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08 March 2024

Budget reaction: The final punt from Mr Hunt?

Budget reaction: The final punt from Mr Hunt?

UK Chancellor Jeremy Hunt has served the final Budget of the current governmental tenure. With the Conservatives looking unlikely to get in for another term, we may have expected him to throw some money around to woo consumers and businesses. Unfortunately for Mr Hunt, the cupboard is pretty bare. And after the tumultuous demise of his predecessor, the Chancellor probably (rightly) thought that gimmicks and flashy tax cuts were too much of a gamble.

Heartening news for employers

That said, there was good news for tax-payers with 2 pence deducted from National Insurance, which is also heartening news for employers, who will hopefully benefit from lower wage rises to cash-strapped workers and also see more people applying for lower-earning jobs as the deduction is designed to remove, as the Chancellor termed it, the “penalty on work.”

Other good news took a somewhat less exciting tone with freezes rather than reductions with fuel duty & alcohol duty the same for another year. The salary threshold at which child benefit is withdrawn has increased though from £50k to £60k which will relieve more pressure for the squeezed middle.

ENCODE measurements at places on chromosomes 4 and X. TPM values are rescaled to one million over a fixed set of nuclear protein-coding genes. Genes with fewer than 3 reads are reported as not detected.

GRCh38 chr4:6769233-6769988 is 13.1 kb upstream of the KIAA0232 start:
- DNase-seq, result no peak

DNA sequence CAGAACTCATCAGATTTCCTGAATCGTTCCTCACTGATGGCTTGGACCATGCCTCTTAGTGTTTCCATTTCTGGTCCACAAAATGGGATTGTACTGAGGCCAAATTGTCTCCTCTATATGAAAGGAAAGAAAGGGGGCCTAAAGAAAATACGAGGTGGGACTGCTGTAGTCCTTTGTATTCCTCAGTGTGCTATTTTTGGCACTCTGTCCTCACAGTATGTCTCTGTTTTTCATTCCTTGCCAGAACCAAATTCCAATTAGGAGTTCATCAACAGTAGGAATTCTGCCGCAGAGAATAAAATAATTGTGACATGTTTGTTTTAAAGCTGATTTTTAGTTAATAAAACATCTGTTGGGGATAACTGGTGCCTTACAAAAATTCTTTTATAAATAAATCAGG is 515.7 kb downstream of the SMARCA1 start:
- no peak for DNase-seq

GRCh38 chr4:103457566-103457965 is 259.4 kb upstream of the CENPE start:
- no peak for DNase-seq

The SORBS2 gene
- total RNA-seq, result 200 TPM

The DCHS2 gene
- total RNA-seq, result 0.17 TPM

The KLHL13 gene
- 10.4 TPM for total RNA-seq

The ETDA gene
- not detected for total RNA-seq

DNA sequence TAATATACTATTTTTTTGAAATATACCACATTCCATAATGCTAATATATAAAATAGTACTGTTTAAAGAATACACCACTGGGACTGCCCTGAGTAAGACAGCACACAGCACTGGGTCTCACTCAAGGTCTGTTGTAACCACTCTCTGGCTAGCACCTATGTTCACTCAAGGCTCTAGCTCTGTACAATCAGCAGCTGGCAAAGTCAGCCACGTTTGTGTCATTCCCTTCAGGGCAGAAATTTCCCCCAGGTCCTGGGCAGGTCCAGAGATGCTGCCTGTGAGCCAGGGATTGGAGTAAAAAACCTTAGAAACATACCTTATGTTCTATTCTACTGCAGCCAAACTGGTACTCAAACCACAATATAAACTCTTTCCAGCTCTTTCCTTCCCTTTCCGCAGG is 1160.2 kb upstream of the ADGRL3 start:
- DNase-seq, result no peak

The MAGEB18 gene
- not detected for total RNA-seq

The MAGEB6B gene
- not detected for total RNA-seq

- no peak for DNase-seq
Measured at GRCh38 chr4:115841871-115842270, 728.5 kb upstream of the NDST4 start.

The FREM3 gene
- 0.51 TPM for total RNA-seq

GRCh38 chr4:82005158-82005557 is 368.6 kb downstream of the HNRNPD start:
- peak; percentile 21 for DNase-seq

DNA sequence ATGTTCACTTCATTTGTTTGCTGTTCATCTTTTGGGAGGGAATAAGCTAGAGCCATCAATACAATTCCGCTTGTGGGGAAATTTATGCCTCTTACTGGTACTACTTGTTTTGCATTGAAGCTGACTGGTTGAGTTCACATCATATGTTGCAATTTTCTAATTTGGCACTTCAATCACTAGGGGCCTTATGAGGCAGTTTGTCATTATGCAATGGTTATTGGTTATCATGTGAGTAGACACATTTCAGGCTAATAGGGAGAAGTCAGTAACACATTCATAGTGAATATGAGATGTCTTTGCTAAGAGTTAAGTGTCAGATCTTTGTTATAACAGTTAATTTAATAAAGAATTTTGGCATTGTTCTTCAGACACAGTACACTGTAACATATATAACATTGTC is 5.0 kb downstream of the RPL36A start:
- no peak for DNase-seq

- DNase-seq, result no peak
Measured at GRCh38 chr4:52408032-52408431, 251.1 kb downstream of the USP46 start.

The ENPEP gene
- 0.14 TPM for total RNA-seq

How does he pay for this?

Funding his £12.6bn a year of tax cuts, the Chancellor set about the people most politically expendable, i.e. Non-dom tax avoiders, energy companies and vapers. These measures should raise nearly £7bn by the end of 2028 and included:

  • reforming non-domiciled tax status
  • extending the oil and gas windfall tax for an additional year
  • adding a new tax on vaping
  • increasing the levy on non-economy class air travel
  • raising tax on furnished short-term home lets

Very little for businesses

Some well-flagged shake-ups failed to materialise. Inheritance tax for the second time running was left unchanged, despite being discussed in the run-up. Nor did the broader income tax cut materialise – so nothing for pensioners.

But there was also very little for companies (at least in the short term) or the housing market. The Hospitality sector in particular has been hit hard by rocketing costs and had been calling for a VAT cut, but received nothing. There were no stamp duty cuts or mooted 99% loan-to value mortgages to rouse the housing sector.

KPI MD Ryan Jardine said, “The budget offered a bit less than we were hoping for in terms of help for businesses, although there is some welcome encouragement for workers and those looking to get into work. It’s doubtful that these somewhat conservative (with a small c) measures will change the trajectory for the economy or the election. Whilst KPI as enjoyed an encouraging start to the year, the new business we’ve won is more about the exclusivity of our offering rather than a booming UK economy.”